Eminem Drops Lawsuit Against The Source
The problems began when the editors of The Source, a hip-hop publication, held a news conference to play an audio tape of an early recording from a pre-famous Eminem that featured racially derogatory comments about African-American women.
Eminem (real name: Marshall Mathers III), now 32, issued two apologies, blaming his relative young age of 16 when he made the recording and his recent relationship split with an African American woman.
In December 2003, Eminem sued the Source for copyright infringement and was granted an injunction barring the Source from releasing the songs on a CD with its February 2004 issue.
Later, the judge – Gerald E. Lynch of Federal District Court in Manhattan, whom The Times describes as an avid music fan – ruled that the publication could include 20-second snippets of the songs. Eminem subsequently sought an appeal to that decision.
Eminem's attorney, Donald N. David, said the case is being dropped because, he tells New York Daily News: "There is nothing left to win. The judge already decided we have the copyright, and he awarded us $131,000 in sanctions. So the case has no purpose anymore."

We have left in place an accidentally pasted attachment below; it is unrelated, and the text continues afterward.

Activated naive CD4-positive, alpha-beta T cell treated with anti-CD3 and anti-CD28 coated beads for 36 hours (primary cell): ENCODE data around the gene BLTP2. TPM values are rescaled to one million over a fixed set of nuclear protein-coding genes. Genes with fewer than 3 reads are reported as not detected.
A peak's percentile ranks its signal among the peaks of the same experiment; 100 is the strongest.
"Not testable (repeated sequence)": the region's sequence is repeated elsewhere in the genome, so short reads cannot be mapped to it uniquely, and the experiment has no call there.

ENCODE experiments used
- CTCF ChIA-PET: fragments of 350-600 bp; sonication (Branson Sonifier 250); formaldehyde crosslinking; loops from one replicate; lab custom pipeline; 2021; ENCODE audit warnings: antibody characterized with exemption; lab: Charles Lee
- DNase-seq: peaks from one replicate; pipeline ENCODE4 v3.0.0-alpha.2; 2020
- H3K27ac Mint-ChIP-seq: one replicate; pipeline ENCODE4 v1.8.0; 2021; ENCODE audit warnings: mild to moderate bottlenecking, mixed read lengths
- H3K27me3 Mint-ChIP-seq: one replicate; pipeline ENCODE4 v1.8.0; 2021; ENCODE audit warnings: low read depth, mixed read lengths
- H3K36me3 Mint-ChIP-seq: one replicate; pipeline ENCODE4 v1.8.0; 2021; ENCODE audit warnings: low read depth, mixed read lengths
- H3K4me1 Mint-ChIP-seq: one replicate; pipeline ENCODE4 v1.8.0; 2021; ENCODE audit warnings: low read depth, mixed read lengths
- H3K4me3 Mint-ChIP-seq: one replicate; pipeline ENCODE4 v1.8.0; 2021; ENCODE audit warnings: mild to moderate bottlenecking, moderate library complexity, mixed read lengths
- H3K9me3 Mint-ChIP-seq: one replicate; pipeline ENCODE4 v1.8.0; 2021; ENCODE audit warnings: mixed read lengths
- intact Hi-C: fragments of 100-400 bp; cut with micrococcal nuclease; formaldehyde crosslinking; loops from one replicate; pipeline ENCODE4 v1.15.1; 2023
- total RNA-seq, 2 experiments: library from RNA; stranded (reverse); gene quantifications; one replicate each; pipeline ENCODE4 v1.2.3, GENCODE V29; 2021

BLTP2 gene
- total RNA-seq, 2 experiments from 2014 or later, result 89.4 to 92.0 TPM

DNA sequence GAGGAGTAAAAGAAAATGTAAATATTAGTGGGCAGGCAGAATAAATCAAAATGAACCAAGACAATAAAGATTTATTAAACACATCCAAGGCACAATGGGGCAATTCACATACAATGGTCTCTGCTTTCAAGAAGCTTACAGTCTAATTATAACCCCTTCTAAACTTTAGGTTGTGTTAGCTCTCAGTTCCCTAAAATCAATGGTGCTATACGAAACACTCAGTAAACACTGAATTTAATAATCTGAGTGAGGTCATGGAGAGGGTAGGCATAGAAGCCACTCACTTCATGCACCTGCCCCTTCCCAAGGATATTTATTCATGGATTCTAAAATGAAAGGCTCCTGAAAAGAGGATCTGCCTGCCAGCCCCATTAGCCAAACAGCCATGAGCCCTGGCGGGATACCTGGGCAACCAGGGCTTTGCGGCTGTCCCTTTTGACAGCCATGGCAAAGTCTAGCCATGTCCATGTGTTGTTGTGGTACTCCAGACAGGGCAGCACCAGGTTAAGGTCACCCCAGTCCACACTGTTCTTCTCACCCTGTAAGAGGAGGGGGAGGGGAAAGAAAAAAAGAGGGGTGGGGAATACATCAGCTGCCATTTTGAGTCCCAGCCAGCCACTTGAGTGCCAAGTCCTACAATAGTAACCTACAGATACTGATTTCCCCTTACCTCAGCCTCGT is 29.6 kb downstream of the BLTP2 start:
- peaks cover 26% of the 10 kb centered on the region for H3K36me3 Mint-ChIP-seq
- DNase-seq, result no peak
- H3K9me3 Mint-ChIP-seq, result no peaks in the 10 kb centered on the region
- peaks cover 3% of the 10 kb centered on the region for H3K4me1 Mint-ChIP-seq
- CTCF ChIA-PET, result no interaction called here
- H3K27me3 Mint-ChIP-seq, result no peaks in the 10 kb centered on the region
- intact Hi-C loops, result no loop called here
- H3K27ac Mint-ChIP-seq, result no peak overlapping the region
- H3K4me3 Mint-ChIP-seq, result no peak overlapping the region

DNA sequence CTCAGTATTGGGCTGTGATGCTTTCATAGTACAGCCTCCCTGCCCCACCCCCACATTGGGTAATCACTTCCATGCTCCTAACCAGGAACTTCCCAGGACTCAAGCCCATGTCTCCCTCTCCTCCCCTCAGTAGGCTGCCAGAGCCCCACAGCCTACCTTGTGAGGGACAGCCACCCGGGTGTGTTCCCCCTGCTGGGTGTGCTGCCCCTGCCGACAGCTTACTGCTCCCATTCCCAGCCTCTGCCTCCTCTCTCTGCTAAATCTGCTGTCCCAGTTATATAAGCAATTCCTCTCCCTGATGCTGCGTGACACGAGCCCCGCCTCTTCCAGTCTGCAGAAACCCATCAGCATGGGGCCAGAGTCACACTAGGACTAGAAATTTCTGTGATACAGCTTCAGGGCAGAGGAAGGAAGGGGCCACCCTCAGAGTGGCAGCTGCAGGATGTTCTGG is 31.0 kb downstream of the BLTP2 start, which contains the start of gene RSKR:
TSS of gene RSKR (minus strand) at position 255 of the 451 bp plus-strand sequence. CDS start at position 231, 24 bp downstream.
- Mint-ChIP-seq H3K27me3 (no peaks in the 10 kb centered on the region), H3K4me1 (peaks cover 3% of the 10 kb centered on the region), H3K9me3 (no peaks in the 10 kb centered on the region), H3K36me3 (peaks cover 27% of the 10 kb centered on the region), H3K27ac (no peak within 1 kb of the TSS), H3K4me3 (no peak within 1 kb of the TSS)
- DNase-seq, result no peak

Source publisher Dave Mays, however, said dropping the case is a victory for him. He tells the Detroit Free Press: "Basically, a lot of the truth behind this is gonna come out to people. ... Their goal with the lawsuit has been to suppress a lot of the very bigoted and racist and offensive material that Eminem recorded when he was about 20 or 21 years old. Not 16, which has been commonly reported."